Pelvic radiation disease

Pelvic radiation disease (PRD) is a complicated group of symptoms that can affect women who have had radiotherapy to treat their cervical cancer [1]. These symptoms range from mild to severe. PRD is also called ‘late effects’ or long term side effects.

PRD affects the tissues and organs within the area of the pelvis (see image below) that is exposed to radiation during treatment for cervical cancer [2][3]. The organs and tissues in the pelvis include the bowel, rectum, bladder and vagina. It can also affect the bones and lymph nodes. The physical symptoms caused by PRD may impact on a woman’s quality of life.

It is difficult to give accurate statistics on the number of women who are affected by PRD after treatment for cervical cancer for several reasons:

  • PRD is made up of lots of different symptoms, each of which may be diagnosed differently and this means that in the past PRD has been very under diagnosed
  • Many women do not report the symptoms to their medical team [4][5]
  • Most of the research done into PRD looks at pelvic radiation treatment for all types of cancer, not just at women affected by cervical cancer. 

From research conducted by Jo’s Cervical Cancer Trust, we found that around half (46%) of the 325 women who took our survey said that they had suffered from bowel or bladder changes that affected their quality of life, half had changes to their sex life (56%), four out of 10 had bone problems (41%), one out of five were affected by lymphoedema (26%) and four out of 10 suffered from pain (41%) [6].

*The uterus may not be present if you have undergone a hysterectomy

How is PRD caused?

Radiotherapy treats cancer using high-energy rays which destroy the cancer cells, while doing as little harm as possible to normal cells. Radiotherapy for cervical cancer can be given externally or internally (Brachytherapy), and often as a combination of the two. Sometimes the healthy cells near to the cancer become damaged during radiotherapy. The body then attempts to repair the damage, which causes inflammation. This is likely to be the cause of the initial symptoms that most women experience during radiotherapy [7][8]. These initial symptoms are called short term effects and usually clear up after treatment has finished.

The long term effects of PRD to the bowel, bladder and vagina are thought to be caused by the body’s own healing process continuing after the radiotherapy has ended. This continued inflammation can cause damage to the blood vessels, which affects their ability to supply blood properly. This can cause thickening or scarring (called fibrosis) to the organs and tissues making them less flexible [9]. This means they do not work as well as they are supposed to, which causes the symptoms of PRD related to the bowel, bladder and vagina [2][3].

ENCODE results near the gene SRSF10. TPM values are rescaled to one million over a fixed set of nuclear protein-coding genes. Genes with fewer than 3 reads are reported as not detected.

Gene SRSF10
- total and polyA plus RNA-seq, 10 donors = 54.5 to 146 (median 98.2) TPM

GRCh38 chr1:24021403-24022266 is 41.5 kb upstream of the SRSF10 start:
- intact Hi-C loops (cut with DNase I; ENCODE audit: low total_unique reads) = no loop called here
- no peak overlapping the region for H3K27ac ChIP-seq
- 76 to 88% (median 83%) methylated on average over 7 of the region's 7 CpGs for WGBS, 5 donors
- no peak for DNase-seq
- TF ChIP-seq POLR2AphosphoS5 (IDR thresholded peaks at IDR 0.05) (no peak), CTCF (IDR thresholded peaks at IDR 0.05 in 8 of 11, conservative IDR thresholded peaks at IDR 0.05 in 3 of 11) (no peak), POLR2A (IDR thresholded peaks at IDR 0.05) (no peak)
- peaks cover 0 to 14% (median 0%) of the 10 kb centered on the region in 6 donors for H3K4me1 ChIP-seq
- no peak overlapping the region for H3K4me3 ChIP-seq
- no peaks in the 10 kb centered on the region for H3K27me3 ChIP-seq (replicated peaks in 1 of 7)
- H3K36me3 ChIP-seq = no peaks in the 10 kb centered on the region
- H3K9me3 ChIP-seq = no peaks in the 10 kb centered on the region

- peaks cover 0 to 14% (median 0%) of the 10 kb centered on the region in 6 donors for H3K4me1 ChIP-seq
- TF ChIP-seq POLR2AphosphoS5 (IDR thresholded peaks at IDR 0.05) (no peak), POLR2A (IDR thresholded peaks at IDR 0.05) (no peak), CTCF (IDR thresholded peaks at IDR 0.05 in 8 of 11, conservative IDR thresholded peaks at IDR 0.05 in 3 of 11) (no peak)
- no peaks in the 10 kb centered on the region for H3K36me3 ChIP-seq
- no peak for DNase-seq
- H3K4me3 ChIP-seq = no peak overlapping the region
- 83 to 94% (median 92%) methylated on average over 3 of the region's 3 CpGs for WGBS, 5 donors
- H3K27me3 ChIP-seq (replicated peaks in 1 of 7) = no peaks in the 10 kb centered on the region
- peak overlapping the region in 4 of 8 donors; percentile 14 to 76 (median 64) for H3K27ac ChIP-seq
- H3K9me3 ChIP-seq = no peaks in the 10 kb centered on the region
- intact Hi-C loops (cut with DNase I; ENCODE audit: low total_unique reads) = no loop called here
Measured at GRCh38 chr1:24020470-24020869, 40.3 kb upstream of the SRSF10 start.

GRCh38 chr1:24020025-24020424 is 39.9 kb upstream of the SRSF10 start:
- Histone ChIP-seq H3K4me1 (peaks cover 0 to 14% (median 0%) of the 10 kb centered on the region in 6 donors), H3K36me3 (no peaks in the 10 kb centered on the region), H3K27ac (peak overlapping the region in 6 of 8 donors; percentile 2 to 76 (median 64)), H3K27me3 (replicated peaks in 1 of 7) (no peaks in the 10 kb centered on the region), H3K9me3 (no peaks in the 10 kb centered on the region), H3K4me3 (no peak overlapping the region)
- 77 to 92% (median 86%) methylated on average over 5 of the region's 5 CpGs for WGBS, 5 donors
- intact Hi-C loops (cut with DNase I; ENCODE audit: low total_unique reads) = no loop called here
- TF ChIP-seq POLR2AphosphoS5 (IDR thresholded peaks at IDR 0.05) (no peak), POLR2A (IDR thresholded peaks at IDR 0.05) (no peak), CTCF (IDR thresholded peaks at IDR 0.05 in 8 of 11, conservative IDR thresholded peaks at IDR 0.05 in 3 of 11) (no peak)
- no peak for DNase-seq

Radiotherapy can also cause: 

  • Hormonal changes – which may cause early menopause
  • Damage to the bones within the pelvis – which can cause tiny cracks (called hair-line fractures) in these bones 
  • Damage to the lymph (fluid) channels within the pelvis – which can lead to a build-up of lymph fluid, causing swelling in the legs known as lymphoedema. This is rarer.

This section will cover:


References

  1. Andreyev JN et al, 2011. ‘Pelvic radiation disease’: new understanding and new solutions for a new disease in the era of cancer survivorship. Scandinavian Journal of Gastroenterology 46, 389–397.
  2. Macmillan, 2015. Managing the late effects of pelvic radiotherapy in women. http://be.macmillan.org.uk/Downloads/CancerInformation/CancerTypes/MAC13826pelviclateeffectswomenE2cover20150119TRlowres.pdf. Accessed: 04.04.2016. 
  3. Pelvic Radiation Disease Association. What is Pelvic Radiation Disease? www.prda.org.uk/what-pelvic-radiation-disease. Accessed: 04.04.2016.
  4. Andreyev JN, 2005. Gastrointestinal complications of pelvic radiotherapy: are they of any importance? Gut 54 (8), 1051–1054.
  5. DeWitt t et al, 2014. Nutrition in pelvic radiation disease and inflammatory bowel disease: similarities and differences. BioMed Research International 2014, 716579.
  6. Jo’s Cervical Cancer Trust, 2015. Long term effects and consequences of cervical cancer and its treatment survey 2015. 
  7. Macmillan, 2014. Guidance on long term consequences of treatment for gynaecological cancer. Part 1: pelvic radiotherapy. www.macmillan.org.uk/Documents/AboutUs/Health_professionals/MAC14942_GYNAE_GUIDE.pdf. Accessed: 04.04.2016.
  8. Macmillan, 2013. Pelvic radiotherapy in women – managing side effects during treatment. http://be.macmillan.org.uk/Downloads/CancerInformation/LivingWithAndAfterCancer/MAC13944pelviceffectswomenE2lowrespdf20151222.pdf. Accessed: 04.04.2016.
  9. Stacey R et al, 2014. Radiation-induced small bowel disease: latest developments and clinical guidance. Therapeutic Advances in Chronic Disease 5 (1), 15–29.
Date last updated: 
04 Apr 2016
Date due for review: 
04 Apr 2019

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